Jodi, I think this whole "thing" is so much easier when the dudes in our lives actually care...and send hot text messages!

Kim said...

Jodi--(smilin') Progressive hearing loss here as you know, and almost deaf to speech sounds. Deafness is a strange thing because most of us hear some sound. Sound is just another form of touch and vibration perceived through the ear. Sometimes it's really hard to determine what you hear and what you feel-- do you agree?

Anyway--I started playing the piano at four. Then I played the flute. I used to play music several hours a day until I could no longer hear high tones. They began to sound like a click on the keyboard and some of the others sounded too flat. While I don't mind listening to others playing the piano, it's too distracting for me when I play because it sounds like I've made a mistake when I know I haven't. OK.

I was born to make music. So now I play a djembe. It's an African drum. I can hear it and I LOVE, LOVE, LOVE rhythm.

I also still go to the opera and I hear a lot of it with my hearing aids. Again, much of it is distorted. Baritone voices come out well. My brain fills in what should be there if I remember. I've had season tickets for 24 years.

I wondered why you never blogged about your handsome husband too. :-)

Anonymous said...

I'm not surprised that you're one of the few in Italy with a dryer! All of my French friends don't have one! Well, ACTUALLY, one of them JUST got one two months ago because she was coming home from college almost every weekend with piles of clothes to wash and as you can imagine, those clothes were never dried up completely before she had to head back! She was telling me how GREAT and FANTASTIC that machine was...she just went on and on and on...I just said, "It's just a plain old machine!" And YES...DISHWASHER! On my second trip to France, when I was at one of my friends' house, and as I was clearing the table and about to take the plates to the "dishwasher," I asked my friend, "Where's the dishwasher?" She looked at me like I was some nutcake! "We don't have one!" WHAT THE HECK?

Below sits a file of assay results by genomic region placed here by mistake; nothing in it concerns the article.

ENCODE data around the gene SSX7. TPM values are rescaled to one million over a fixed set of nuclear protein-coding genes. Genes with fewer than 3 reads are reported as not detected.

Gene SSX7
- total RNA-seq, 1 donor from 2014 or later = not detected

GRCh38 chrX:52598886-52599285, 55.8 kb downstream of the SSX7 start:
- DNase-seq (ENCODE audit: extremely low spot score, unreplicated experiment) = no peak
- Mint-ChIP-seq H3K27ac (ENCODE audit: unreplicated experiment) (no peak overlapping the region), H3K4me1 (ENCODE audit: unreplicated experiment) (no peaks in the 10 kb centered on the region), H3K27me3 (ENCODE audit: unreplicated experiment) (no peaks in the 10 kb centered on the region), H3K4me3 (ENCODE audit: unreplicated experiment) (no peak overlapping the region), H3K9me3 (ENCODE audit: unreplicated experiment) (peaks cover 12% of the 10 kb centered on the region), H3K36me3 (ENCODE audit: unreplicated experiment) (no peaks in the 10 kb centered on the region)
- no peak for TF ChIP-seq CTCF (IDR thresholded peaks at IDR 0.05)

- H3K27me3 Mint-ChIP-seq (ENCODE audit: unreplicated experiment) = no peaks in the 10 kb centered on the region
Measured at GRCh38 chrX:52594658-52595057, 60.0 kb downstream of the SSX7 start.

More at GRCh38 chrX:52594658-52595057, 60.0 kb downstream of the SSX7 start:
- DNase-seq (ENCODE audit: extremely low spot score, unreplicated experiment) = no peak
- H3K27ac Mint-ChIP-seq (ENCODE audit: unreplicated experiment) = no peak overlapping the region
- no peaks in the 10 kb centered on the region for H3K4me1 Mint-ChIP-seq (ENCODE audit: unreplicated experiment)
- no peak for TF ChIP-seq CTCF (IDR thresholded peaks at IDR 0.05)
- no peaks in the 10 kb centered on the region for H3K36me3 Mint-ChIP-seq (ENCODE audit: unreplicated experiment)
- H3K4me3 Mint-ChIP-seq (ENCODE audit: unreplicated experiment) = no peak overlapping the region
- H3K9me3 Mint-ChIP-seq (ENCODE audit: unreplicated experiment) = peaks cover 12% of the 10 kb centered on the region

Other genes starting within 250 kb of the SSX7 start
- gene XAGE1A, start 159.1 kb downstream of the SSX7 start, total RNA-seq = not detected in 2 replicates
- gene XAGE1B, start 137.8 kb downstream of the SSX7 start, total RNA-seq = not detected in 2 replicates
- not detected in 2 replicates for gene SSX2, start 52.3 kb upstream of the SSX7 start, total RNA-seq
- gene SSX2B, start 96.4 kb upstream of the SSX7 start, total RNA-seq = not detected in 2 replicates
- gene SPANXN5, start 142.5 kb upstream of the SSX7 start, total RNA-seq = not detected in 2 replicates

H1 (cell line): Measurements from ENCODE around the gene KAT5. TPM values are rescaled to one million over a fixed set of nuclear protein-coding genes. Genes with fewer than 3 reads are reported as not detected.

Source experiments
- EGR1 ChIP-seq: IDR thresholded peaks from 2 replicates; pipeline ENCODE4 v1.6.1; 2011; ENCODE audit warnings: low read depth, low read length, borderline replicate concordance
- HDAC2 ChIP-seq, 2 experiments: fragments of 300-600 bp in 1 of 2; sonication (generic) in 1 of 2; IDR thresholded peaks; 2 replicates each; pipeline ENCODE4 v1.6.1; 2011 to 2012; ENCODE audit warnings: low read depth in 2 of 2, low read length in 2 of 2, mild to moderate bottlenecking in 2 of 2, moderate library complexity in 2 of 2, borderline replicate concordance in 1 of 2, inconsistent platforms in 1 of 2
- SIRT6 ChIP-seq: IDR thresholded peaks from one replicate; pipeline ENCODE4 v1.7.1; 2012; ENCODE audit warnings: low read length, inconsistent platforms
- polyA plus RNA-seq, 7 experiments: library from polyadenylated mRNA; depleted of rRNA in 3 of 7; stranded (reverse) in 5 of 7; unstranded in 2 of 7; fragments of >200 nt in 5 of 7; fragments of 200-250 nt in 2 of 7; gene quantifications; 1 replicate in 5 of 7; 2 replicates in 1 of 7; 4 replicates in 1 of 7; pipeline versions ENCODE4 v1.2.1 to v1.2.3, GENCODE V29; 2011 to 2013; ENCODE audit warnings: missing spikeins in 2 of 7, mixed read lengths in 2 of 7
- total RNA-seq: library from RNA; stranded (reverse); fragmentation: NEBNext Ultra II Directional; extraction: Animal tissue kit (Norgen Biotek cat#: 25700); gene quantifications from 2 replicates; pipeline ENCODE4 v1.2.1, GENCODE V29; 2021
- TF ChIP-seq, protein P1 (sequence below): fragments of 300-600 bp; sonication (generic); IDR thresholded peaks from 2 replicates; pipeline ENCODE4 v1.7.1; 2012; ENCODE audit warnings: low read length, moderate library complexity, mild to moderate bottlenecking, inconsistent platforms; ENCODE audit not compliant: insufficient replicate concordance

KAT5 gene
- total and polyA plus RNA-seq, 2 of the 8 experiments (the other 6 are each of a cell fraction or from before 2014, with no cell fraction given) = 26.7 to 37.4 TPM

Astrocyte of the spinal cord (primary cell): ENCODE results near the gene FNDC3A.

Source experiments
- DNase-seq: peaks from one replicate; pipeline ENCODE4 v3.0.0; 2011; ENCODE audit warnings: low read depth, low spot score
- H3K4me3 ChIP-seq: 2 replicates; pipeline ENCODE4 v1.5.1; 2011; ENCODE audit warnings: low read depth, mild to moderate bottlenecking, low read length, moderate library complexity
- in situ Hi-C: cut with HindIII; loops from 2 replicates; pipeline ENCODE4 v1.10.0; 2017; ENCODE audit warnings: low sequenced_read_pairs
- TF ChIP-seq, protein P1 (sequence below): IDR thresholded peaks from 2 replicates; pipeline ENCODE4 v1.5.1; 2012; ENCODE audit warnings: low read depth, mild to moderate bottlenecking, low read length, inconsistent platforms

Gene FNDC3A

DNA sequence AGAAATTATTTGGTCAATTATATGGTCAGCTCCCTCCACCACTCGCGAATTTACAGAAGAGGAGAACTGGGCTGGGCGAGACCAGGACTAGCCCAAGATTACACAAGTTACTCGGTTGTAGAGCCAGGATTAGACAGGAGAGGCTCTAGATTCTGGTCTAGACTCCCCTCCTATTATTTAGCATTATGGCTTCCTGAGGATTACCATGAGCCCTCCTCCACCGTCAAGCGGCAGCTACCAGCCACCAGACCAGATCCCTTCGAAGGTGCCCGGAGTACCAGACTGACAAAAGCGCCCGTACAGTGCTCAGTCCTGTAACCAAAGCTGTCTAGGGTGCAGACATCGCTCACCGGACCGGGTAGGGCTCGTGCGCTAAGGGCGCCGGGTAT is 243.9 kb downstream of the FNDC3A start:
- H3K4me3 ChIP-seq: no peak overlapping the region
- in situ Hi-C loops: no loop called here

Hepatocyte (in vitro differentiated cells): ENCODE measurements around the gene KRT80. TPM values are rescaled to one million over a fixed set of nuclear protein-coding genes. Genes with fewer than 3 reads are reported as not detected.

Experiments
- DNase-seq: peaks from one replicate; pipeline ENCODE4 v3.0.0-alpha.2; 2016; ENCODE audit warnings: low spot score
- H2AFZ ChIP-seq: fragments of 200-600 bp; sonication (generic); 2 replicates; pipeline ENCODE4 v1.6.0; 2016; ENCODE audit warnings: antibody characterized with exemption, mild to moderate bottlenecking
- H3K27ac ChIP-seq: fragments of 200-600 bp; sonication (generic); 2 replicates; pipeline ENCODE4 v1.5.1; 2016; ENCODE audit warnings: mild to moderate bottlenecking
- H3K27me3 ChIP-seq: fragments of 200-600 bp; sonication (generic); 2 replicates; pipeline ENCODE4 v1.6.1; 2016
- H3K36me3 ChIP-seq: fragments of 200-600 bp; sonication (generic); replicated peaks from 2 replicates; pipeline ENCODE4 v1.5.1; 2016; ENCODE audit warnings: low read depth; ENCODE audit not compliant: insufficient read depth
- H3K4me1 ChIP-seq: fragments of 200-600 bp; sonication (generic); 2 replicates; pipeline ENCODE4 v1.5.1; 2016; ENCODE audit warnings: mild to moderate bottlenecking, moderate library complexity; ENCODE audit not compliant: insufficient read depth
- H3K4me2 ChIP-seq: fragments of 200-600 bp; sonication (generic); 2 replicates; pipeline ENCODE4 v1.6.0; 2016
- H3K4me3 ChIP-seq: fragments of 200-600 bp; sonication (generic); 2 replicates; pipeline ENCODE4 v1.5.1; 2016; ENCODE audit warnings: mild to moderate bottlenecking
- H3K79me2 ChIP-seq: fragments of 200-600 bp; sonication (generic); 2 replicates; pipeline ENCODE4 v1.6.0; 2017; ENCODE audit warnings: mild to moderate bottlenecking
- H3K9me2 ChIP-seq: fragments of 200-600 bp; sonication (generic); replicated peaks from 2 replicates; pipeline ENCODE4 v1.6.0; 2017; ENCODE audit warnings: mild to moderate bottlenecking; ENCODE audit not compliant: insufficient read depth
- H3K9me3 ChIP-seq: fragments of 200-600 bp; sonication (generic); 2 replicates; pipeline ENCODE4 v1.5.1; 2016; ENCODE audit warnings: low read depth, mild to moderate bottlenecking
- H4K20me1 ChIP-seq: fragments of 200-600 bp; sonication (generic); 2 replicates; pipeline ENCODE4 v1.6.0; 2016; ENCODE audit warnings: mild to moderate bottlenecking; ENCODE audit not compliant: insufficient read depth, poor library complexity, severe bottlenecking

Anonymous said...

:) hi Jodi,
Sorry I took so long to respond... was taking a 'Net time-out. :) I'm touched that my comment made a difference for at least two hearing mothers. This goes to show what we can all do if we are all willing to take the time to share with each other and to try to understand where the other is coming from. It's a nice change from feeling like we need to defend our very right to exist in our natural state. Thanks, Jodi. I appreciate your willingness to listen.